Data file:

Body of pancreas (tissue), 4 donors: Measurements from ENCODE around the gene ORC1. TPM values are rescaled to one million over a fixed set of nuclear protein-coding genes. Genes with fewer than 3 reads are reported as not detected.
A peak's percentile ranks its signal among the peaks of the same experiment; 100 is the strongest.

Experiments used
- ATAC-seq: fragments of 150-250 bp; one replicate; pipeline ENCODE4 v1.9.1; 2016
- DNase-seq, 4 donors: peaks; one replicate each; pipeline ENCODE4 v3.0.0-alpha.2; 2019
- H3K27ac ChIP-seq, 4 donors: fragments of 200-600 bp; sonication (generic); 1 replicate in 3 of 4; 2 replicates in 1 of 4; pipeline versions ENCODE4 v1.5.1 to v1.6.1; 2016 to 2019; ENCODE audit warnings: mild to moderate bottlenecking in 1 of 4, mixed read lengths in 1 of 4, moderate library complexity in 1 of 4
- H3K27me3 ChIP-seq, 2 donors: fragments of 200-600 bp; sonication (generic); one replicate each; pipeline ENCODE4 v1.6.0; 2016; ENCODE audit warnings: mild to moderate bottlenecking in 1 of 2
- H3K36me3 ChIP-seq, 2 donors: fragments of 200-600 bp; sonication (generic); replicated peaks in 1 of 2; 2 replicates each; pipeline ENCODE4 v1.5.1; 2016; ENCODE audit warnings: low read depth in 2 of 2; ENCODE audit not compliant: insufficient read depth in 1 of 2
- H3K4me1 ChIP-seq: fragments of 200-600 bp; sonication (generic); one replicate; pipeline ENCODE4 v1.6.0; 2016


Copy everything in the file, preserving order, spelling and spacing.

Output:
Body of pancreas (tissue), 4 donors: Measurements from ENCODE around the gene ORC1. TPM values are rescaled to one million over a fixed set of nuclear protein-coding genes. Genes with fewer than 3 reads are reported as not detected.
A peak's percentile ranks its signal among the peaks of the same experiment; 100 is the strongest.

Experiments used
- ATAC-seq: fragments of 150-250 bp; one replicate; pipeline ENCODE4 v1.9.1; 2016
- DNase-seq, 4 donors: peaks; one replicate each; pipeline ENCODE4 v3.0.0-alpha.2; 2019
- H3K27ac ChIP-seq, 4 donors: fragments of 200-600 bp; sonication (generic); 1 replicate in 3 of 4; 2 replicates in 1 of 4; pipeline versions ENCODE4 v1.5.1 to v1.6.1; 2016 to 2019; ENCODE audit warnings: mild to moderate bottlenecking in 1 of 4, mixed read lengths in 1 of 4, moderate library complexity in 1 of 4
- H3K27me3 ChIP-seq, 2 donors: fragments of 200-600 bp; sonication (generic); one replicate each; pipeline ENCODE4 v1.6.0; 2016; ENCODE audit warnings: mild to moderate bottlenecking in 1 of 2
- H3K36me3 ChIP-seq, 2 donors: fragments of 200-600 bp; sonication (generic); replicated peaks in 1 of 2; 2 replicates each; pipeline ENCODE4 v1.5.1; 2016; ENCODE audit warnings: low read depth in 2 of 2; ENCODE audit not compliant: insufficient read depth in 1 of 2
- H3K4me1 ChIP-seq: fragments of 200-600 bp; sonication (generic); one replicate; pipeline ENCODE4 v1.6.0; 2016